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Rome – A Visual, Spiritual,
Emotional & Intellectual Treat
|by Suresh Kalathil|
I am sometimes disposed to think that there indeed are a few things in which our generation enjoys greater advantages than our ancestors – that is the facility of travel. We are indeed today having the inestimable advantage of being able to travel so rapidly and with so less fatigue, visit countries which were much less accessible to our ancestors. It is indeed a blessing to enjoy the sights, sounds and smells of another country, enjoy the peace of the mountains and rivers, the lakes, the sites of castles and the cathedrals, to understand their history and their cultures…
Moving around the basilica we saw the Baptistery, the Chapel of the Virgin, the Clementine Chapel with the alter of St. Gregory, the altar of the Sacred Heart, the chapel of Madona, the alter of St. Peter etc. The basilica contains a large number of tombs of Popes and other notable people, many of which are outstanding artworks. The most significant of the sculptures was the statue of St. Mary of pieta, which was a marvelous piece of art by Michelangelo. It is a statue of Mother Mary holding the dying Christ on her lap. The serene face of Mary is really haunting. It signifies the belief that Mary knew that although Christ was dying, he was moving to eternal immortality!
Only when Sneha (my wife) drew near to the monument did it dawn on me she strangely appeared dwarfed by the scale of each painting or sculpture. Truly an overwhelming experience!!
From the fountain of Trevi, we walked to the imposing white marble monument called Vittoriano II. It was build by King Victor Emmanuel to commemorate his victory over the papal army in 1861 where Italy was united and proclaimed Kingdom. The monument is dedicated to the soldiers who sacrificed their lives for the victory. The monument is still guarded by the Italian ceremonial guards. The monument was designed by Giuseppe Sacconi. Construction of the monument began in 1885 and was inaugurated in 1911 to commemorate 50 years of unified Italy. The site on the Northern slope of the Capitaloline was cleared to make way for the monument but it is regretable that several relics, monuments and churches of the medieval Roman Empire was destroyed.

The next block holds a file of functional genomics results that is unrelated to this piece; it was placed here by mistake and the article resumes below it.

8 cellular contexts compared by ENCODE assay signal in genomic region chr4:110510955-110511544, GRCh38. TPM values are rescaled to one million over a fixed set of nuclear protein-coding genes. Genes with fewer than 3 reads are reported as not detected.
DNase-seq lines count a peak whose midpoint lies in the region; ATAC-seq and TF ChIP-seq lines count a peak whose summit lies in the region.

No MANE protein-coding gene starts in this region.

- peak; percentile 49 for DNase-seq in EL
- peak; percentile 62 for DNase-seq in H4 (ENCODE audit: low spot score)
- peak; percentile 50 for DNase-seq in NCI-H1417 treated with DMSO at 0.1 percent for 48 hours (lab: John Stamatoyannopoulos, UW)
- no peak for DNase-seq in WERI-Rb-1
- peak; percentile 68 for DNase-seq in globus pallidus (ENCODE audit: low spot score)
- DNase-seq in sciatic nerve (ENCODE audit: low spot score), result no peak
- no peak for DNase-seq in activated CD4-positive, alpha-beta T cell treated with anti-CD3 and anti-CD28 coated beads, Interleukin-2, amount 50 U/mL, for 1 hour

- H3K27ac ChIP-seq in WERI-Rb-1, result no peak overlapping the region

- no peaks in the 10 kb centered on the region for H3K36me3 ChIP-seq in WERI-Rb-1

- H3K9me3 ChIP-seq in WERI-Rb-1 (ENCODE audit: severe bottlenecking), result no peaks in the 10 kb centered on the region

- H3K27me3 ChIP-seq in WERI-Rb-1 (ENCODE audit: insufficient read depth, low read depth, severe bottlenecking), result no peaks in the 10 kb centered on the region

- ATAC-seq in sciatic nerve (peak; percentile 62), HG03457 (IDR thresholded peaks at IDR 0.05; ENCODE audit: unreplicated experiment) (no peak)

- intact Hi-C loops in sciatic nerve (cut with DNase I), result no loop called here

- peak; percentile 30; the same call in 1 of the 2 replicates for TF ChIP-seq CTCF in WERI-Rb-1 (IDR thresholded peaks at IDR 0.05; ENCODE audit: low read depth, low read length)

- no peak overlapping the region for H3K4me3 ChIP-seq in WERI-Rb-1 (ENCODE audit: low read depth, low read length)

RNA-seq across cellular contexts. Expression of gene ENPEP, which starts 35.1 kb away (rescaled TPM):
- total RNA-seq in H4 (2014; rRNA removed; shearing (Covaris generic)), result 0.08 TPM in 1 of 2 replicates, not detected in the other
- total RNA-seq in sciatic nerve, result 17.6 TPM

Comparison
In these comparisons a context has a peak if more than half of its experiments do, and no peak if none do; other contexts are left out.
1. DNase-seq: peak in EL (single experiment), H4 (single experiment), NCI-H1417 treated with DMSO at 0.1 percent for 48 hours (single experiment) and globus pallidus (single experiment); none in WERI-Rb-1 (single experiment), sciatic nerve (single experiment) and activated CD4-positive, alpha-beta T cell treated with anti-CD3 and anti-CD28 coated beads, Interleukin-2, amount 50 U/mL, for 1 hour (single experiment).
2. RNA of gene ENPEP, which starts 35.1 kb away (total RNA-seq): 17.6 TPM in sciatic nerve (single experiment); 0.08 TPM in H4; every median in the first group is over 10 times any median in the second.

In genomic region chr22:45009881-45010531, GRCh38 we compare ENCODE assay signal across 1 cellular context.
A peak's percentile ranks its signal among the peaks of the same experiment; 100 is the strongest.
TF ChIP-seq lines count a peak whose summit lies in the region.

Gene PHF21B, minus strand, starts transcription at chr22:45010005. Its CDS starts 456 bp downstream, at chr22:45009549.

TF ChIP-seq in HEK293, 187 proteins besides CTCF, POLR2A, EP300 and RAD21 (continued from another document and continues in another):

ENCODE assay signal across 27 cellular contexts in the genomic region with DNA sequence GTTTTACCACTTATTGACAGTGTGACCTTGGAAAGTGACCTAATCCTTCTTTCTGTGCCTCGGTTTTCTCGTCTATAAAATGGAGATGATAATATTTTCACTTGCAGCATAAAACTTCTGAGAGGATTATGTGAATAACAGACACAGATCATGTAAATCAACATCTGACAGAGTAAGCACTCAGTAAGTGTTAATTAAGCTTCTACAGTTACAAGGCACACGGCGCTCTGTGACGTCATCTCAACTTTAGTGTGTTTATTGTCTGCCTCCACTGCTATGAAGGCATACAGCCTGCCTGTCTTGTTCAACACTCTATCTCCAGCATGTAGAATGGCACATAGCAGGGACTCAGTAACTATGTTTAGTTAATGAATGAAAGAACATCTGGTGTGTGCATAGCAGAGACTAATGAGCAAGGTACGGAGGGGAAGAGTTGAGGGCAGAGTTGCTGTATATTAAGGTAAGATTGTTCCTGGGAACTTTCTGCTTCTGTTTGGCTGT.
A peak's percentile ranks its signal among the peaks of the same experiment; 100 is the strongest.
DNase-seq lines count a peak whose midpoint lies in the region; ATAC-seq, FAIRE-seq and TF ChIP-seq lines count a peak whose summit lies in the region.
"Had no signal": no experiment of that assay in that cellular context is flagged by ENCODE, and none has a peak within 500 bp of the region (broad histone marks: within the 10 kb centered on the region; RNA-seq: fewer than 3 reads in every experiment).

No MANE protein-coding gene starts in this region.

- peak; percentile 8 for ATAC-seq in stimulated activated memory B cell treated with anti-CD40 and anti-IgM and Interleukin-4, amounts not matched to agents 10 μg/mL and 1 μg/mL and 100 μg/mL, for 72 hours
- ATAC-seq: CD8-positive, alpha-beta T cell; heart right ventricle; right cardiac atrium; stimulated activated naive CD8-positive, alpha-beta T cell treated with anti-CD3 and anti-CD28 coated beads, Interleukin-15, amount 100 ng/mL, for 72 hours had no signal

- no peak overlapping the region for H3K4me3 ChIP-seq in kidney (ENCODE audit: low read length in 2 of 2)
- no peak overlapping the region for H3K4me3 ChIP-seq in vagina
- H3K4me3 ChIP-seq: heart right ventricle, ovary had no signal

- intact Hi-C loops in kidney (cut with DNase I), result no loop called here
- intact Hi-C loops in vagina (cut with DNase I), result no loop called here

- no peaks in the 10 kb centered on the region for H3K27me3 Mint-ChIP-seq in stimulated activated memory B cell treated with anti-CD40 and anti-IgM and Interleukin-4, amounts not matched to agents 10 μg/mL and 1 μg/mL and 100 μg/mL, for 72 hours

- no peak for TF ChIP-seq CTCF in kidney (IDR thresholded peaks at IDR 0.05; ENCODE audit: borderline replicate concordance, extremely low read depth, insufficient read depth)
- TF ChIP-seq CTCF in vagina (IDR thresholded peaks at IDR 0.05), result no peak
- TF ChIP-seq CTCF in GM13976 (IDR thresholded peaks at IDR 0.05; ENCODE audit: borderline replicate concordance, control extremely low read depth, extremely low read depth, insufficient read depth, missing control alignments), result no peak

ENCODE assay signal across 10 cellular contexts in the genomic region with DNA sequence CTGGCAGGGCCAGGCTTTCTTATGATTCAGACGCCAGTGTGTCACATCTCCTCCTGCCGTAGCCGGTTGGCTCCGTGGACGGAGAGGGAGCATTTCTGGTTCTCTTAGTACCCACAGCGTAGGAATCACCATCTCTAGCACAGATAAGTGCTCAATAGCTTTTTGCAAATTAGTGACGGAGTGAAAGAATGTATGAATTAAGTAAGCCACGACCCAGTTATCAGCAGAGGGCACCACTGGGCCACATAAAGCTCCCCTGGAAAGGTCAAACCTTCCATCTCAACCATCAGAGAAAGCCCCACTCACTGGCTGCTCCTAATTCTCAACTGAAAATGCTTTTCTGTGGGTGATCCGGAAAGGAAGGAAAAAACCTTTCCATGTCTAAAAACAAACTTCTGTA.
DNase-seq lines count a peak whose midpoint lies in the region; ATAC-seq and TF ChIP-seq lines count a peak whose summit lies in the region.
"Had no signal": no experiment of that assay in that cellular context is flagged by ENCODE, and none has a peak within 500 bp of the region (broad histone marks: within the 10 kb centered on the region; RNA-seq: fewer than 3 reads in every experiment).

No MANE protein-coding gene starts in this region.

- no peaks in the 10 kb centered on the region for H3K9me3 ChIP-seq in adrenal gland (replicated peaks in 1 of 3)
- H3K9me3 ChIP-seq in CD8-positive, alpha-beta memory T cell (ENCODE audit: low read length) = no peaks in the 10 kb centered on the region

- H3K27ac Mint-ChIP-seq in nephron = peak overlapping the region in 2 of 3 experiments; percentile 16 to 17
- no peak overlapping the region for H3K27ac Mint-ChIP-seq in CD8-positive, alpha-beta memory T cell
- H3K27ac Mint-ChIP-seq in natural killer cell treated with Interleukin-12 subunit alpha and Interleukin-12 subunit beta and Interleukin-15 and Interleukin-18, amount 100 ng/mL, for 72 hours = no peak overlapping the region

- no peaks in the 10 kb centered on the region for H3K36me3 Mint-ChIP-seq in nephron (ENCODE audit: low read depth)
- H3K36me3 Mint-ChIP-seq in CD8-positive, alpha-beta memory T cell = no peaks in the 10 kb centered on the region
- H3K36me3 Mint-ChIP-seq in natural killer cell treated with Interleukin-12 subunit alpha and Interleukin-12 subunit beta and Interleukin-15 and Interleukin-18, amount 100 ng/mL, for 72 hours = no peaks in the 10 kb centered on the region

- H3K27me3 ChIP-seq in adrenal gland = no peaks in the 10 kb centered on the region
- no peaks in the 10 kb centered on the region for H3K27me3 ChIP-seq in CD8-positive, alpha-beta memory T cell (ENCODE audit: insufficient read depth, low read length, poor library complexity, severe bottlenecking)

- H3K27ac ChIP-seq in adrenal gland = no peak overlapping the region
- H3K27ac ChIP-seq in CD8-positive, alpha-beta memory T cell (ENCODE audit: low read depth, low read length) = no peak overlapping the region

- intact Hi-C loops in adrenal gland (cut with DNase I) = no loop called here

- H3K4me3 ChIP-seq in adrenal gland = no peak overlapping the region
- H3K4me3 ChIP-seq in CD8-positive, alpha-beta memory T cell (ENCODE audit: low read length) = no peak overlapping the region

On the way towards the symbol of Roman Empire the infamous Coloseum, we got to see several ruins and relics of the Roman Empire. Though they were ruins, the huge pillars and the architecture spoke volumes about the grandeur and opulence of the times. We were particularly impressed by the Statue of Julius Cesar.
The Coloseum originally known as the Flavian Amphitheater is probably the most impressive building of the Roman Empire. Though the monument has fallen into ruins, but even today it is an imposing and beautiful site.
That ended our tryst with this historic and yet bustling metropolis the Capital city of the Modern Italy. It was a truly a visual, spiritual, emotional and intellectual treat – a memorable experience!!
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